Having settled into my new surroundings one of the things that I wanted to do was expand my circle of local friends. I chose where I was going to move to quite deliberately because I already knew a good number of people living here, but they are all from within a certain circle and I thought it would be good to broaden that out. The obvious way forward was to join a(nother) book group, but there were certain problems with that. Firstly, the local library group already has sixteen members, which I consider too many for a decent discussion, and secondly, I belong to two groups which read and discuss specified novels and having two books a month dictated by other people’s tastes is quite enough, thank you. So, I approached the library about starting a different sort of group, although one that I have had experience of before, and this evening we are to have our first meeting.
The idea is very simple. We (no more than a dozen or it becomes impractical) will meet once a month to each talk briefly about what we have read since the last time we got together. There are all sorts of benefits to this sort of group. No one feels any pressure to read something they are not enjoying. There isn’t the problem of everyone trying to get hold of limited library copies of the same book. (The librarians particularly like that aspect!) You can come along even if you are still struggling with whatever you were trying to read last month and simply comment on your progress or lack thereof. It doesn’t matter how you have accessed the book; there is one young woman interested who is blind and always uses audiobooks. And, perhaps most importantly, you get to ‘meet’ new authors that you might never otherwise have thought of reading. This is how I first came across writers like Patrick Gale and Richard Russo, now both ‘must reads’ as far as I’m concerned. This latter point can mean that even though we don’t set out to be a discussion group discussion will often arise because over time a number of people will have read the same book and inevitably have a variety of views about it. (Note to self: don’t damn anything outright, it might be someone else’s favourite ever book and you may never see them again.)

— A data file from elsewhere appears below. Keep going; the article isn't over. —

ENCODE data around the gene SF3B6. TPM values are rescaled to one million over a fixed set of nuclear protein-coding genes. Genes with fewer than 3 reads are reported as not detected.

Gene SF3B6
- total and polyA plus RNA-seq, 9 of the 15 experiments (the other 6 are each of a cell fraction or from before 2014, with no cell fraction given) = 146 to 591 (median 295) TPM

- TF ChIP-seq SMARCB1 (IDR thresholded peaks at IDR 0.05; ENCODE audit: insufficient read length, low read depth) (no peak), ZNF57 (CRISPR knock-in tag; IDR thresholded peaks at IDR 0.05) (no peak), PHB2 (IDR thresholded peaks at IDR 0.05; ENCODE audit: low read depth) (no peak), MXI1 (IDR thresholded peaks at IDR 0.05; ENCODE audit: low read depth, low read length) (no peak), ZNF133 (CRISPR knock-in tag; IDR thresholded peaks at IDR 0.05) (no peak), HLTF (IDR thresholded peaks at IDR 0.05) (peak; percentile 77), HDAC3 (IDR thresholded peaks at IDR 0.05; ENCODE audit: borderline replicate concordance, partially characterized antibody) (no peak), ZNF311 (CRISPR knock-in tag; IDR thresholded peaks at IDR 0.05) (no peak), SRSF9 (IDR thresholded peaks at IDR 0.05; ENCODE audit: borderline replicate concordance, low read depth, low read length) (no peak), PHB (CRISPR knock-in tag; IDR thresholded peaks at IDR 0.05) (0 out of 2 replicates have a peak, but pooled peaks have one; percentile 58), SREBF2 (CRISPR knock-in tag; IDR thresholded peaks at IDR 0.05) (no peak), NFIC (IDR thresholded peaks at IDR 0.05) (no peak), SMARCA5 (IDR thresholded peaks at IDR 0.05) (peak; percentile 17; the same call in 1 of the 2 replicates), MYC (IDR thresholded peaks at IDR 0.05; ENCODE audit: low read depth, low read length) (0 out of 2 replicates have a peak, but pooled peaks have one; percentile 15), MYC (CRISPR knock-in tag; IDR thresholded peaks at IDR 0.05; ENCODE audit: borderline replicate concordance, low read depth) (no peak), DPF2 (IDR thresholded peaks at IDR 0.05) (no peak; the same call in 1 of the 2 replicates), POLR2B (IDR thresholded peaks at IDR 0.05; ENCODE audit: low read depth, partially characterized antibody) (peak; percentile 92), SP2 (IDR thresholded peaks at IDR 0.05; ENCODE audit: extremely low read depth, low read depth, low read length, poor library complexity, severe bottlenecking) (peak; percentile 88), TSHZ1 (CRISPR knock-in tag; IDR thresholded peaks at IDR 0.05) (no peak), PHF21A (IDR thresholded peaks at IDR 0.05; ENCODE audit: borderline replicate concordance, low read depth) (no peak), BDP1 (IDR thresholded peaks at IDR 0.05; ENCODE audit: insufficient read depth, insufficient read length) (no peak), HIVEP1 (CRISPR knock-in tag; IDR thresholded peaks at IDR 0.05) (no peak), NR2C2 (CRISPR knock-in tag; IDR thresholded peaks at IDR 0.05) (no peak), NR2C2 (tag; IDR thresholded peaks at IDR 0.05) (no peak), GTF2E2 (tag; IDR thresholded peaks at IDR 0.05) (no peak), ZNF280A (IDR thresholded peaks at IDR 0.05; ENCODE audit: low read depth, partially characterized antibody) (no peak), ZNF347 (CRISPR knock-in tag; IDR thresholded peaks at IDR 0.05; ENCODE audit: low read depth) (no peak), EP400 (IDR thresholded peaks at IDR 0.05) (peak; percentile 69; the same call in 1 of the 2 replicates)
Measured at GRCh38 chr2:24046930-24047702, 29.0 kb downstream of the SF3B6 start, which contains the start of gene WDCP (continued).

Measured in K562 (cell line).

I have no idea how many are going to turn up this evening. We have advertised the group in the library and in the local newspapers. (The Bears were very aggrieved that only my picture turned up in the Bromsgrove Standard; they thought it would have been much more effective if they had been included as well, probably quite rightly.) I am expecting at least four but the librarians say they have had several enquiries from people who haven’t spoken to me so it could be that we are full from the word go. I shall just have to wait and see. Further reports as the week progresses!